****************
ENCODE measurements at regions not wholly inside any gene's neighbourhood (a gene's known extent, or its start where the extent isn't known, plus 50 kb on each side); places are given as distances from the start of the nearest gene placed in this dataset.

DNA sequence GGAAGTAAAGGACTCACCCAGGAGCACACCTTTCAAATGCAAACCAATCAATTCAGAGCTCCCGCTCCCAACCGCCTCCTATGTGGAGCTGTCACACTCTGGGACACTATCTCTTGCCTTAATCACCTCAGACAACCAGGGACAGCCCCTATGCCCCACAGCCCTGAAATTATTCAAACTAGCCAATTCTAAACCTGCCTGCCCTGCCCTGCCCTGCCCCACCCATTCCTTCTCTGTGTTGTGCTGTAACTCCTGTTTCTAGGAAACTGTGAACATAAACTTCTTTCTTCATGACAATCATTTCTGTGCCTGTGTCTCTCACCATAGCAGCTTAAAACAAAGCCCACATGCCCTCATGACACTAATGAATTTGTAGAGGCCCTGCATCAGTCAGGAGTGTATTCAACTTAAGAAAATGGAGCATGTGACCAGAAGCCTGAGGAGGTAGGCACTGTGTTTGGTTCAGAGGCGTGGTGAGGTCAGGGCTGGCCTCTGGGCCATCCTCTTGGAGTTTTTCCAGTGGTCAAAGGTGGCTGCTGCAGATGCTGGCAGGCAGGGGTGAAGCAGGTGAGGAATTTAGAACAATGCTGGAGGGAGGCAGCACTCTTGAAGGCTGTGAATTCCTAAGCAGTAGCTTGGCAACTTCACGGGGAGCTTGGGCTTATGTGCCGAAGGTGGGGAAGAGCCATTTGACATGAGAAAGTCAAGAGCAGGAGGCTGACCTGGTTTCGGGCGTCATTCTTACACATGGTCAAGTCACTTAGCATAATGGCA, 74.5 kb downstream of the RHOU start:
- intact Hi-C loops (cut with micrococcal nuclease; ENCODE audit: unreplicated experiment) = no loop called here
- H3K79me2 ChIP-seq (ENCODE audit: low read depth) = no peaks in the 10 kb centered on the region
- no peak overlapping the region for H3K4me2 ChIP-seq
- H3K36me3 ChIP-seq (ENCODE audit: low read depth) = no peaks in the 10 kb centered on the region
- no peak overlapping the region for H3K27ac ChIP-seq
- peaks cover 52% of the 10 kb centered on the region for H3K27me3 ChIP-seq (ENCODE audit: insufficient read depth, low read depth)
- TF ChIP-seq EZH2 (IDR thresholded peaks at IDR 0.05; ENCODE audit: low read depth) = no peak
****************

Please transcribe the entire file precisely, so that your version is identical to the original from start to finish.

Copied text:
ENCODE measurements at regions not wholly inside any gene's neighbourhood (a gene's known extent, or its start where the extent isn't known, plus 50 kb on each side); places are given as distances from the start of the nearest gene placed in this dataset.

DNA sequence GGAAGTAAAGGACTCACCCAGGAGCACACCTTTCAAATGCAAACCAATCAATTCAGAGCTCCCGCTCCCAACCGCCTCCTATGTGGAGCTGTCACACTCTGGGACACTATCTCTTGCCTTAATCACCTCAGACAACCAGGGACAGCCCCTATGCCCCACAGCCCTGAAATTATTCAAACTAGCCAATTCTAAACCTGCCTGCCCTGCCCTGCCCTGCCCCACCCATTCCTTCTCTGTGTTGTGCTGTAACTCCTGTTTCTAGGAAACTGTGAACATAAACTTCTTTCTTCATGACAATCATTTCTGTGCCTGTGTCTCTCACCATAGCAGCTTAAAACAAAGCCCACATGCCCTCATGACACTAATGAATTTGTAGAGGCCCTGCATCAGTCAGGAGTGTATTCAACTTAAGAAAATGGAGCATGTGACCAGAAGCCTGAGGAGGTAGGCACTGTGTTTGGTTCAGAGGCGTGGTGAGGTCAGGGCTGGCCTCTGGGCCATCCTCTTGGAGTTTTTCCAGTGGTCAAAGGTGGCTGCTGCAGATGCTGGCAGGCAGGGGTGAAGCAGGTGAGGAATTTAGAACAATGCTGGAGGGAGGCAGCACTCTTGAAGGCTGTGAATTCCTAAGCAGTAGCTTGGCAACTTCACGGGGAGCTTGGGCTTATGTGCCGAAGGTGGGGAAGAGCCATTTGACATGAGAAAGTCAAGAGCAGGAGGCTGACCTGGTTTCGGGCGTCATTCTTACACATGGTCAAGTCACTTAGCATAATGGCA, 74.5 kb downstream of the RHOU start:
- intact Hi-C loops (cut with micrococcal nuclease; ENCODE audit: unreplicated experiment) = no loop called here
- H3K79me2 ChIP-seq (ENCODE audit: low read depth) = no peaks in the 10 kb centered on the region
- no peak overlapping the region for H3K4me2 ChIP-seq
- H3K36me3 ChIP-seq (ENCODE audit: low read depth) = no peaks in the 10 kb centered on the region
- no peak overlapping the region for H3K27ac ChIP-seq
- peaks cover 52% of the 10 kb centered on the region for H3K27me3 ChIP-seq (ENCODE audit: insufficient read depth, low read depth)
- TF ChIP-seq EZH2 (IDR thresholded peaks at IDR 0.05; ENCODE audit: low read depth) = no peak